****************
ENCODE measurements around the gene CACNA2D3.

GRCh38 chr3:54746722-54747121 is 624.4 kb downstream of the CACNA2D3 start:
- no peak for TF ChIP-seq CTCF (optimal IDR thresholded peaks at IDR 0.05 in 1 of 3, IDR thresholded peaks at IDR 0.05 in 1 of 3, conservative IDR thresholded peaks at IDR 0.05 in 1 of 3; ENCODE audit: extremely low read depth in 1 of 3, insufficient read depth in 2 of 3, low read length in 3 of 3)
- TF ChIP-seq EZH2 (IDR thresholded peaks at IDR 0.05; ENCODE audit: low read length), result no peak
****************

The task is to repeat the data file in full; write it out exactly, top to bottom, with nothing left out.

ENCODE measurements around the gene CACNA2D3.

GRCh38 chr3:54746722-54747121 is 624.4 kb downstream of the CACNA2D3 start:
- no peak for TF ChIP-seq CTCF (optimal IDR thresholded peaks at IDR 0.05 in 1 of 3, IDR thresholded peaks at IDR 0.05 in 1 of 3, conservative IDR thresholded peaks at IDR 0.05 in 1 of 3; ENCODE audit: extremely low read depth in 1 of 3, insufficient read depth in 2 of 3, low read length in 3 of 3)
- TF ChIP-seq EZH2 (IDR thresholded peaks at IDR 0.05; ENCODE audit: low read length), result no peak